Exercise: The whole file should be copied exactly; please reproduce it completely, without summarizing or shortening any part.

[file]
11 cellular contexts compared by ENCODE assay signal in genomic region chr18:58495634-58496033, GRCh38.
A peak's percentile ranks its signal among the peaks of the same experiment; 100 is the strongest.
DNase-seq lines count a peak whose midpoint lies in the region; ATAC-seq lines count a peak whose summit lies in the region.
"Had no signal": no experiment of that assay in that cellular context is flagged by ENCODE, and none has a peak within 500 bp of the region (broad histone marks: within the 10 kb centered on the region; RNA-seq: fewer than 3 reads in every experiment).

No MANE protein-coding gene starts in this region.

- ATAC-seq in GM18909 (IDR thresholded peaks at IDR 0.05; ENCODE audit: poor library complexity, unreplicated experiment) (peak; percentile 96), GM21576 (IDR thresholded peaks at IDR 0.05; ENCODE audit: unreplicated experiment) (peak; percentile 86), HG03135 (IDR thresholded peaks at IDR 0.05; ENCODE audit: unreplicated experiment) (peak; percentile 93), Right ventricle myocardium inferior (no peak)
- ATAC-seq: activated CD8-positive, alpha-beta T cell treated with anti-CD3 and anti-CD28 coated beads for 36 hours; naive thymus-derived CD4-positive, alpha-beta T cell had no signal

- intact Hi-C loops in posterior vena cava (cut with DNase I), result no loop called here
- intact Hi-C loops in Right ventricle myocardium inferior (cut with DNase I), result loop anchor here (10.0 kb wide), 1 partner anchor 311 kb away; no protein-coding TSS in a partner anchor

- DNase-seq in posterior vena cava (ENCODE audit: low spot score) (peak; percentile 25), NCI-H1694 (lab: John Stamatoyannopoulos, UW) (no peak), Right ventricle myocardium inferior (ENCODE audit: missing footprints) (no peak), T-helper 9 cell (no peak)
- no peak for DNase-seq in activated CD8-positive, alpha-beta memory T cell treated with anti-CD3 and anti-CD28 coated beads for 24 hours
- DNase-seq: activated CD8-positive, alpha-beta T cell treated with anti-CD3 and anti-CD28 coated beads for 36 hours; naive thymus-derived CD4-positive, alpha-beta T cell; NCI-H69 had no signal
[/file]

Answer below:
11 cellular contexts compared by ENCODE assay signal in genomic region chr18:58495634-58496033, GRCh38.
A peak's percentile ranks its signal among the peaks of the same experiment; 100 is the strongest.
DNase-seq lines count a peak whose midpoint lies in the region; ATAC-seq lines count a peak whose summit lies in the region.
"Had no signal": no experiment of that assay in that cellular context is flagged by ENCODE, and none has a peak within 500 bp of the region (broad histone marks: within the 10 kb centered on the region; RNA-seq: fewer than 3 reads in every experiment).

No MANE protein-coding gene starts in this region.

- ATAC-seq in GM18909 (IDR thresholded peaks at IDR 0.05; ENCODE audit: poor library complexity, unreplicated experiment) (peak; percentile 96), GM21576 (IDR thresholded peaks at IDR 0.05; ENCODE audit: unreplicated experiment) (peak; percentile 86), HG03135 (IDR thresholded peaks at IDR 0.05; ENCODE audit: unreplicated experiment) (peak; percentile 93), Right ventricle myocardium inferior (no peak)
- ATAC-seq: activated CD8-positive, alpha-beta T cell treated with anti-CD3 and anti-CD28 coated beads for 36 hours; naive thymus-derived CD4-positive, alpha-beta T cell had no signal

- intact Hi-C loops in posterior vena cava (cut with DNase I), result no loop called here
- intact Hi-C loops in Right ventricle myocardium inferior (cut with DNase I), result loop anchor here (10.0 kb wide), 1 partner anchor 311 kb away; no protein-coding TSS in a partner anchor

- DNase-seq in posterior vena cava (ENCODE audit: low spot score) (peak; percentile 25), NCI-H1694 (lab: John Stamatoyannopoulos, UW) (no peak), Right ventricle myocardium inferior (ENCODE audit: missing footprints) (no peak), T-helper 9 cell (no peak)
- no peak for DNase-seq in activated CD8-positive, alpha-beta memory T cell treated with anti-CD3 and anti-CD28 coated beads for 24 hours
- DNase-seq: activated CD8-positive, alpha-beta T cell treated with anti-CD3 and anti-CD28 coated beads for 36 hours; naive thymus-derived CD4-positive, alpha-beta T cell; NCI-H69 had no signal